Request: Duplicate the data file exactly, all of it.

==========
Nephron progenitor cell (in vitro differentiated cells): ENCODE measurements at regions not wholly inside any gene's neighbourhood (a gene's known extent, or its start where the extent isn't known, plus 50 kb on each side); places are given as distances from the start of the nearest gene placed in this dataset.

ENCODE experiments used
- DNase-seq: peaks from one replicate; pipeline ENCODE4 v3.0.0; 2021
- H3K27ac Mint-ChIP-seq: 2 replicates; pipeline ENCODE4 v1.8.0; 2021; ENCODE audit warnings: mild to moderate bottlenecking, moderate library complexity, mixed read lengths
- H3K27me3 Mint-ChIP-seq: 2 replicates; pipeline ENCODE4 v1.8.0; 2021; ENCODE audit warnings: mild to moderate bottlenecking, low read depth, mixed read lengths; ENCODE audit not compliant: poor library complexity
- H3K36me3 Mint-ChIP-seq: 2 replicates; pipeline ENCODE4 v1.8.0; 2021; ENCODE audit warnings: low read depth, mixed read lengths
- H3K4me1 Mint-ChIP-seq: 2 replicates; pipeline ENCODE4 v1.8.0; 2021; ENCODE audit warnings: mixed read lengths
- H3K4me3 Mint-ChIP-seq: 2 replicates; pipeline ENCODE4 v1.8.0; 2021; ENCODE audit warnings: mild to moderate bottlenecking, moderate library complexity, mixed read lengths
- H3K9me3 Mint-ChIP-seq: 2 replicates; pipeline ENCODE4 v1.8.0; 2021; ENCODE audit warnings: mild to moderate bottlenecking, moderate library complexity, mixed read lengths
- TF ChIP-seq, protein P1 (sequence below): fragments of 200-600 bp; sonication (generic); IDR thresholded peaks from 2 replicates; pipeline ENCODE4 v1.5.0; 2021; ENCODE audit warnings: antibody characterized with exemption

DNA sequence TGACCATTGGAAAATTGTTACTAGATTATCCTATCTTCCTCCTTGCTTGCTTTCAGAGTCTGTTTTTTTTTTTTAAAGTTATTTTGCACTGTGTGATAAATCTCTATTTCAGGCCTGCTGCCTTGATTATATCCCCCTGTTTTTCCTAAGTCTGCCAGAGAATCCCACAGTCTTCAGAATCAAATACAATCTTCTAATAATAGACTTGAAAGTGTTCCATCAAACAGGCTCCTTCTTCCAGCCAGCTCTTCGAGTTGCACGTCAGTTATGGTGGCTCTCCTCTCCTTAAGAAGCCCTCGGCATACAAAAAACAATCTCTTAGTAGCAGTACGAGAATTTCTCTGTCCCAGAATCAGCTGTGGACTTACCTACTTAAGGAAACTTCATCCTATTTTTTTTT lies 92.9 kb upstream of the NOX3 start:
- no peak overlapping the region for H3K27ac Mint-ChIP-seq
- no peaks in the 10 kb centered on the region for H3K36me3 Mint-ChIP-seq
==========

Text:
Nephron progenitor cell (in vitro differentiated cells): ENCODE measurements at regions not wholly inside any gene's neighbourhood (a gene's known extent, or its start where the extent isn't known, plus 50 kb on each side); places are given as distances from the start of the nearest gene placed in this dataset.

ENCODE experiments used
- DNase-seq: peaks from one replicate; pipeline ENCODE4 v3.0.0; 2021
- H3K27ac Mint-ChIP-seq: 2 replicates; pipeline ENCODE4 v1.8.0; 2021; ENCODE audit warnings: mild to moderate bottlenecking, moderate library complexity, mixed read lengths
- H3K27me3 Mint-ChIP-seq: 2 replicates; pipeline ENCODE4 v1.8.0; 2021; ENCODE audit warnings: mild to moderate bottlenecking, low read depth, mixed read lengths; ENCODE audit not compliant: poor library complexity
- H3K36me3 Mint-ChIP-seq: 2 replicates; pipeline ENCODE4 v1.8.0; 2021; ENCODE audit warnings: low read depth, mixed read lengths
- H3K4me1 Mint-ChIP-seq: 2 replicates; pipeline ENCODE4 v1.8.0; 2021; ENCODE audit warnings: mixed read lengths
- H3K4me3 Mint-ChIP-seq: 2 replicates; pipeline ENCODE4 v1.8.0; 2021; ENCODE audit warnings: mild to moderate bottlenecking, moderate library complexity, mixed read lengths
- H3K9me3 Mint-ChIP-seq: 2 replicates; pipeline ENCODE4 v1.8.0; 2021; ENCODE audit warnings: mild to moderate bottlenecking, moderate library complexity, mixed read lengths
- TF ChIP-seq, protein P1 (sequence below): fragments of 200-600 bp; sonication (generic); IDR thresholded peaks from 2 replicates; pipeline ENCODE4 v1.5.0; 2021; ENCODE audit warnings: antibody characterized with exemption

DNA sequence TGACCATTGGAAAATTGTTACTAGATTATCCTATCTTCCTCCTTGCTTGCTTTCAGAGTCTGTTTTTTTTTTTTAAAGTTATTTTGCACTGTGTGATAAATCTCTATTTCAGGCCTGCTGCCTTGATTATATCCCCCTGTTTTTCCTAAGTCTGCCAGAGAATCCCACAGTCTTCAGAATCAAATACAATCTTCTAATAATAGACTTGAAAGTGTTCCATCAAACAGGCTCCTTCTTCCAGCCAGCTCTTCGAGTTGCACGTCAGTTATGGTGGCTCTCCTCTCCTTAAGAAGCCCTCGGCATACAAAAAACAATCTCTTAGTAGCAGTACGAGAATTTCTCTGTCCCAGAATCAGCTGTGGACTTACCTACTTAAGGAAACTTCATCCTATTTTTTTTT lies 92.9 kb upstream of the NOX3 start:
- no peak overlapping the region for H3K27ac Mint-ChIP-seq
- no peaks in the 10 kb centered on the region for H3K36me3 Mint-ChIP-seq